Axis I
Archaeology of arabian peninsula

Coordination: Rémy Crassard (CNRS, CEFREPA)

Covering seven countries of the Arabian Peninsula (Kuwait, Yemen, Saudi Arabia, UAE, Sultanate of Oman, Bahrain and Qatar), CEFREPA’s geographical competence is one of the largest among those of French research centers abroad. It is also therefore rich and varied, covering periods ranging from prehistory to the Islamic period. Started in 1982 thanks to the creation of the French Center for Yemeni Studies (CFEY), which became the French Center for Archeology and Social Sciences in 2001 (CEFAS) then the French Center for Research in the Arabian Peninsula (CEFREPA) in 2021,

activity in archeology has gradually led researchers to take an interest in a wider geographical field, marked by civilizational characteristics specific to each part of this immense territory that is the Arabian Peninsula, but also by very strong links between different regions that make it up. From the civilization of Dilmun on the east coast of the peninsula to that of the Nabataeans in northern Arabia, and passing through the kingdoms of Saba in the south or Himyar in the southern part, this geographical unit has seen a succession, from the Neolithic, several settlements and forms of organization of space, while having established strong links with neighboring civilizations, in particular that of Mesopotamia, then the Persians and the Romans.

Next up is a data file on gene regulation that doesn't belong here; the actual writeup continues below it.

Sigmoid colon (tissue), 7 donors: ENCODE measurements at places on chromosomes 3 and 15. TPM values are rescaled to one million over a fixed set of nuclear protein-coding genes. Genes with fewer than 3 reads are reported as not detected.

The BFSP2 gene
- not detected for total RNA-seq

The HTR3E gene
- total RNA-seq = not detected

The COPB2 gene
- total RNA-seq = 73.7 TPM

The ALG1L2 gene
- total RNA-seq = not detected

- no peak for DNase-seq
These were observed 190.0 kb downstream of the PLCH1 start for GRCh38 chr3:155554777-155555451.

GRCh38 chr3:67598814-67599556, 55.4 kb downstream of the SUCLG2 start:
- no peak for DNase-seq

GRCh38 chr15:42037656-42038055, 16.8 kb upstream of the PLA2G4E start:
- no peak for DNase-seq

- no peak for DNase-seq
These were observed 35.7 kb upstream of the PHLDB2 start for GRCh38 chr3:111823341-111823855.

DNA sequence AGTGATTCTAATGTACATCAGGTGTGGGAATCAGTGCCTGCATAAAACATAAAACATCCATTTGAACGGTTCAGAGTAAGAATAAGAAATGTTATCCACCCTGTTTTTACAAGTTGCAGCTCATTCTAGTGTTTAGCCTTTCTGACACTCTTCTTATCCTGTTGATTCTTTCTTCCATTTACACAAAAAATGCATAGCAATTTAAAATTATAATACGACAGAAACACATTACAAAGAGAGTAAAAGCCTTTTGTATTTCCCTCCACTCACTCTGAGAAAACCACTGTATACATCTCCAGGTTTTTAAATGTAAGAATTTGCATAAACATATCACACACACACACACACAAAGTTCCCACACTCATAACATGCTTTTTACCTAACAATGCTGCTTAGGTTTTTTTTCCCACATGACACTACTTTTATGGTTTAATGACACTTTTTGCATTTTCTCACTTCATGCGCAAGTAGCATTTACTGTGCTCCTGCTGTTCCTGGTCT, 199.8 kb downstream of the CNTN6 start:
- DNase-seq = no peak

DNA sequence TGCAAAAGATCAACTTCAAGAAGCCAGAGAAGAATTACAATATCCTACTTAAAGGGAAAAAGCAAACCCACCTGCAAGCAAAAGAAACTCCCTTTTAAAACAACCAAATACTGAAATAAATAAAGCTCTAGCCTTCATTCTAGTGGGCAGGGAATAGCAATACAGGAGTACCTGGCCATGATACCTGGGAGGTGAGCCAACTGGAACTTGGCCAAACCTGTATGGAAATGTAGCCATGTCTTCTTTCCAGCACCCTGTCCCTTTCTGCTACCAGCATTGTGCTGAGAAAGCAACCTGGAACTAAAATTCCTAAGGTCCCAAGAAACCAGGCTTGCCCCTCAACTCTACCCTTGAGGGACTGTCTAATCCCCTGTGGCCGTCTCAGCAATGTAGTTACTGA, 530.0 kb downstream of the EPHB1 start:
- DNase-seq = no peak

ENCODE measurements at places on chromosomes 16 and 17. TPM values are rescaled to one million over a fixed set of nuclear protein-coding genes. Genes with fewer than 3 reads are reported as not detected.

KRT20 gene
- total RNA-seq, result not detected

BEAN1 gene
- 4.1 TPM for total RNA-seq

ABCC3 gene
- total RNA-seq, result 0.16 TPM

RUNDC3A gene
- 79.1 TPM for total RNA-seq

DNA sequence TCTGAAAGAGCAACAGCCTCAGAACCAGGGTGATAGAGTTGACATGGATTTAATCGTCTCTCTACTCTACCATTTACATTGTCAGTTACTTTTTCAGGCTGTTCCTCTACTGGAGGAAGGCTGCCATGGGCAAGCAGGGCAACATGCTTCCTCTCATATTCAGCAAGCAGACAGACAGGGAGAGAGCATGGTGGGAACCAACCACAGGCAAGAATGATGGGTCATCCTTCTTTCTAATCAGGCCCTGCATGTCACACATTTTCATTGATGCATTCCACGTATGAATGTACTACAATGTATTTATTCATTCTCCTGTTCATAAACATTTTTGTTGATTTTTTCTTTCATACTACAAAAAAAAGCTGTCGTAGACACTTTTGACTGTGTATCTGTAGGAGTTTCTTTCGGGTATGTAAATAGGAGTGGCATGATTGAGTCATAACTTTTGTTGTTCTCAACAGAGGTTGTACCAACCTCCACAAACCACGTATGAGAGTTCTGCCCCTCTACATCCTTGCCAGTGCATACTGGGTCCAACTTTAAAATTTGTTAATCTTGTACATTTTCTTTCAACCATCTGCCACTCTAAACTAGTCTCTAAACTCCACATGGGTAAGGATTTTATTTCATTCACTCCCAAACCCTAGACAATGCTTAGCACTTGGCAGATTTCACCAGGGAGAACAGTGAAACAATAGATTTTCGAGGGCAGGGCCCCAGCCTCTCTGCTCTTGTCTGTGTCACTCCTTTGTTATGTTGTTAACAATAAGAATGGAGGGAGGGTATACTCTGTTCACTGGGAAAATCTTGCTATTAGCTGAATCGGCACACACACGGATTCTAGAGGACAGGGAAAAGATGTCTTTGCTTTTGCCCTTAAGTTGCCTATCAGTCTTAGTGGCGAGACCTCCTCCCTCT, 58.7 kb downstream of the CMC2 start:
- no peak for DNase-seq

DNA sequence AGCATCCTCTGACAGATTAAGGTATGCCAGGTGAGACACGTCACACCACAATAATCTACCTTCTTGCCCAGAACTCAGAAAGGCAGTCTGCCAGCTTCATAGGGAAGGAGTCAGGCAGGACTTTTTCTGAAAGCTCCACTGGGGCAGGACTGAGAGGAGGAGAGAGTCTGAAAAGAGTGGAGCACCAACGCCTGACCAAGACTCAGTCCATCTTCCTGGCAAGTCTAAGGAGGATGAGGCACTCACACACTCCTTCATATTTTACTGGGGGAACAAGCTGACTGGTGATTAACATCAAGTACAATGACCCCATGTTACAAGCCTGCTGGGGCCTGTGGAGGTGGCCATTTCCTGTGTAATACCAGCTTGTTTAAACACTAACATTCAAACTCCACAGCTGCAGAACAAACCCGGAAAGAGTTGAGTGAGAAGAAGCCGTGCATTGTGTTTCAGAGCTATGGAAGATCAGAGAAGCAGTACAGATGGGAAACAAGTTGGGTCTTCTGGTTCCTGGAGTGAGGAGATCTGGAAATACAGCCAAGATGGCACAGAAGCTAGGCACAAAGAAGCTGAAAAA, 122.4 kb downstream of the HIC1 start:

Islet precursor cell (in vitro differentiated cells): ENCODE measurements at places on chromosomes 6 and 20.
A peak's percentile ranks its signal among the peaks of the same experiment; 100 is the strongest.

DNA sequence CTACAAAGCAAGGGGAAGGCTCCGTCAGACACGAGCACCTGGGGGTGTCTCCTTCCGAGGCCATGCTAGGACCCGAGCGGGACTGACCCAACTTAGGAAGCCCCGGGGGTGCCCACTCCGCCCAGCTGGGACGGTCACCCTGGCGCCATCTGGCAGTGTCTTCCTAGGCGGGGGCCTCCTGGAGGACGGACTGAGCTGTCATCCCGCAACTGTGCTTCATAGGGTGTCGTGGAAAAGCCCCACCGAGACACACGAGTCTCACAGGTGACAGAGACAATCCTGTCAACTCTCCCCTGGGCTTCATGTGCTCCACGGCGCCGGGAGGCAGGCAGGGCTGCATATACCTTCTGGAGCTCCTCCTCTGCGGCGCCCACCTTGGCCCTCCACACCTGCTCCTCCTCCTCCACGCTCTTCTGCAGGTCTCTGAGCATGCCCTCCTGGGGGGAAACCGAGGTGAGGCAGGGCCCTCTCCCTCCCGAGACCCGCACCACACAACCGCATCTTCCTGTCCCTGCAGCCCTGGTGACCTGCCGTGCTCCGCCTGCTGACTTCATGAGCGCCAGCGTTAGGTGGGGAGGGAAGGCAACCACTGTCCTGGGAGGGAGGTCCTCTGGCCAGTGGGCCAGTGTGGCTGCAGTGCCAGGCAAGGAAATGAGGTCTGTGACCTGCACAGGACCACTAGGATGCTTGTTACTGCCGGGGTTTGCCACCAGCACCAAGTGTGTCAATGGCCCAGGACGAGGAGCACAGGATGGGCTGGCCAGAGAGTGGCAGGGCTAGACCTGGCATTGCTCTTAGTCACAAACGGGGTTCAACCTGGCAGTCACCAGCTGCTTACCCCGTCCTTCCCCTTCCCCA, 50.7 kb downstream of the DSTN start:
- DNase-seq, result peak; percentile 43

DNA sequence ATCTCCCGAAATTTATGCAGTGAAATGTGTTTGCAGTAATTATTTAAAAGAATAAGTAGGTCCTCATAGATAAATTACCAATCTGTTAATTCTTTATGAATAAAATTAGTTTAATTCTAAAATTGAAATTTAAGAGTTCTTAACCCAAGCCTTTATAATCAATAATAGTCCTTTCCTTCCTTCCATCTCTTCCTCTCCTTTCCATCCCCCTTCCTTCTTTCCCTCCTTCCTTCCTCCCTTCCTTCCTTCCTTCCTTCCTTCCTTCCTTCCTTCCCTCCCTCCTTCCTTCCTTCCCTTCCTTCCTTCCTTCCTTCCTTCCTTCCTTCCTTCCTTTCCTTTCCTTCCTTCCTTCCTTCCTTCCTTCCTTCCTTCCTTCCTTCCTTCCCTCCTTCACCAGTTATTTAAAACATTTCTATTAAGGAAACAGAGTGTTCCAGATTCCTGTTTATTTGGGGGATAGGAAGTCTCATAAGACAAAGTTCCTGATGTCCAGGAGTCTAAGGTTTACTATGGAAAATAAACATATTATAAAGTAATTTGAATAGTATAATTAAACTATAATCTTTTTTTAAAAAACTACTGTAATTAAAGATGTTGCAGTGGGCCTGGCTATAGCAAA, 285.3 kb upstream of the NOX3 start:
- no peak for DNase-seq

To interpret the vestiges of a past ranging from prehistory to the beginning of Islam, passing through the Bronze Age, the Iron Age and Antiquity, the various archaeological projects mobilize several disciplinary skills such as knowledge specific to ceramists, geographers, experts in hydraulic systems, numismatists, epigraphists, historians, geographers, botanists, restorers, topographers or draftsmen. Thanks to the cooperation of these disciplines, archeology manages to approach the human past as a total fact, of which all the variations and manifestations must be questioned. At the same time, the various projects, despite the specificities that set them apart, take into account, in the interpretations proposed, sometimes very extensive chronological sequences, ranging from the Neolithic to the Islamic period. The choice to work over the long term has proven to be fruitful in advancing knowledge of the history of the occupation of places and the management of resources by men. This is a relevant choice which brings a better knowledge of the stages of the evolution of the societies which succeeded one another within this immense space which is the Arabian Peninsula.